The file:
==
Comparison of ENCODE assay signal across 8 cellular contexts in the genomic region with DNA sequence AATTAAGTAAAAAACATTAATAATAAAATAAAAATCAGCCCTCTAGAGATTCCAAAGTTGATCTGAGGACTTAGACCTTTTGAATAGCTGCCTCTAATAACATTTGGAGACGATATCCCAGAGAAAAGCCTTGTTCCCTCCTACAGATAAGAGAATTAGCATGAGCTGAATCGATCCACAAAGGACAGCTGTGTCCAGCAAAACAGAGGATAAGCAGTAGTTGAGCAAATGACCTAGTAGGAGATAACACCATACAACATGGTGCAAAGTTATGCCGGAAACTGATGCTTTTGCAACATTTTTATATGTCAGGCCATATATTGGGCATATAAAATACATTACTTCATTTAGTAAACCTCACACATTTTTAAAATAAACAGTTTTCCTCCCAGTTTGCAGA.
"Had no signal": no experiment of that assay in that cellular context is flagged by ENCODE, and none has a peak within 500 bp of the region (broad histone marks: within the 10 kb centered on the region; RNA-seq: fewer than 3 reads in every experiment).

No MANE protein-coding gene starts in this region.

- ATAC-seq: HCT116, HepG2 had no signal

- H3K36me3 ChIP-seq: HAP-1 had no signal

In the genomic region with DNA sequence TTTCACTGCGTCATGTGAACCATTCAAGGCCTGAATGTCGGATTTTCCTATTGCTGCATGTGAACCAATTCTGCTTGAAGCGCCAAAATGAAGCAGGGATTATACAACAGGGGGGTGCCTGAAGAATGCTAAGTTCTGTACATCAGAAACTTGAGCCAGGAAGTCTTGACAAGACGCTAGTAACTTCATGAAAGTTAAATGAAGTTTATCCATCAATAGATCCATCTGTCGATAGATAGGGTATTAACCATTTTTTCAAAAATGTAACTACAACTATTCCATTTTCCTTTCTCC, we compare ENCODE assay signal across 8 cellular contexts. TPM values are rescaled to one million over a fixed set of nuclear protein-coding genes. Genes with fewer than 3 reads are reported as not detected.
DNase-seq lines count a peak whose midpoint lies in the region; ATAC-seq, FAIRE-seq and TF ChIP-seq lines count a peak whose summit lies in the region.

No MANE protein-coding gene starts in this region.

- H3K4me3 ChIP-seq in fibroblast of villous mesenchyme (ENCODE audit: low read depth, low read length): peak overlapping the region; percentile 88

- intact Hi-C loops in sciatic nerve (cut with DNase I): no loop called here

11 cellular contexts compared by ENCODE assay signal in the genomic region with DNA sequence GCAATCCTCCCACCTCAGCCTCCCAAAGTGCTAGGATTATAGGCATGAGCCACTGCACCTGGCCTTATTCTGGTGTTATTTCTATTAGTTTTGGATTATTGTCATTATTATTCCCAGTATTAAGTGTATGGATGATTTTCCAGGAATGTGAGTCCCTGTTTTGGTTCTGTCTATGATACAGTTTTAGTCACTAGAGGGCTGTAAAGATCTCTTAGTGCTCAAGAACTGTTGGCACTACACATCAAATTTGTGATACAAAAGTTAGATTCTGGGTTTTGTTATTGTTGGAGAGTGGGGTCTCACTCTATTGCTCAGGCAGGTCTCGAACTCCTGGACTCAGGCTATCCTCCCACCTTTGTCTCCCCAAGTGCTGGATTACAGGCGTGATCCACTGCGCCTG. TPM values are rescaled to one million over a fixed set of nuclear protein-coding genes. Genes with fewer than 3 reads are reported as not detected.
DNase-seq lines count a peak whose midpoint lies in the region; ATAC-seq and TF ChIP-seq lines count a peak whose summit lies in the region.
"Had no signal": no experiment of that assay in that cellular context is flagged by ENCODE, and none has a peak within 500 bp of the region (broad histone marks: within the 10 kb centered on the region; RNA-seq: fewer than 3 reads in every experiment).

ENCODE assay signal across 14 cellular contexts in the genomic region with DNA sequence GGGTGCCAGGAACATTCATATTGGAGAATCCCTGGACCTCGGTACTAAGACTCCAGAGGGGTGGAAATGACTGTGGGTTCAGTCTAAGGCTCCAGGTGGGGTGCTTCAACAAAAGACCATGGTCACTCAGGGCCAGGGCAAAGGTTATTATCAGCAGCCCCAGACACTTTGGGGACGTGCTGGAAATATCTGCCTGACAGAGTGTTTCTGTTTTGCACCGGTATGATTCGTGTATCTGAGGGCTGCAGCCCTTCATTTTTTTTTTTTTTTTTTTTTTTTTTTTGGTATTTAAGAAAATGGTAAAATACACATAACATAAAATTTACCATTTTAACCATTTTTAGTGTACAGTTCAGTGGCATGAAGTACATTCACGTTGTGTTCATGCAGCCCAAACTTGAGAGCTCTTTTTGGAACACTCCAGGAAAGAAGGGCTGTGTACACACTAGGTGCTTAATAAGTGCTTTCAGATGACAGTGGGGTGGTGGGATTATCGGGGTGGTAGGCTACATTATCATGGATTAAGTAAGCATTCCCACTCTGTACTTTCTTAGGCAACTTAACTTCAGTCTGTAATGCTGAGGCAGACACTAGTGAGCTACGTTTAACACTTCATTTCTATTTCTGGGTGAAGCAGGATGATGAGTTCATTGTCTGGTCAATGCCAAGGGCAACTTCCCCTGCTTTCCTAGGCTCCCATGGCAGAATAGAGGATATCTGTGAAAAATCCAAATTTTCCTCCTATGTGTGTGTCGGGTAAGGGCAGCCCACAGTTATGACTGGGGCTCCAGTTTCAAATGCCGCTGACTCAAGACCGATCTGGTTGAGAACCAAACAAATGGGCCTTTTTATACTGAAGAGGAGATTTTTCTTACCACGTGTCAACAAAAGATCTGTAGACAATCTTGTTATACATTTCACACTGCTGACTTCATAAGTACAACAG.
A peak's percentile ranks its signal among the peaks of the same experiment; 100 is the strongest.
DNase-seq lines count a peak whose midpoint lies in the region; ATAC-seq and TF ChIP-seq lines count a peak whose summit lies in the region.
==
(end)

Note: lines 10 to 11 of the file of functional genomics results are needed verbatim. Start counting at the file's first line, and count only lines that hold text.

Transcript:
- intact Hi-C loops in sciatic nerve (cut with DNase I): no loop called here

11 cellular contexts compared by ENCODE assay signal in the genomic region with DNA sequence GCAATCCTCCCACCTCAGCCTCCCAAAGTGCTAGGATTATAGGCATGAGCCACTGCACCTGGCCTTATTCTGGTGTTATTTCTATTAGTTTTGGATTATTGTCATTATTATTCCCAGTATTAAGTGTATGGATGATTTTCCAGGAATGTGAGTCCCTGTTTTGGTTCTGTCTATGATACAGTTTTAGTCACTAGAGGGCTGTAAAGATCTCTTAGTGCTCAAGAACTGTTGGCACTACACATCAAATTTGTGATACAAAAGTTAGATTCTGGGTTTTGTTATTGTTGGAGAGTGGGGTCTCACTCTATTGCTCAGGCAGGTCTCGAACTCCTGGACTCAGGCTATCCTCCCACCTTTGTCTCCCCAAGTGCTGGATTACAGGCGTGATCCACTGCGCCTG. TPM values are rescaled to one million over a fixed set of nuclear protein-coding genes. Genes with fewer than 3 reads are reported as not detected.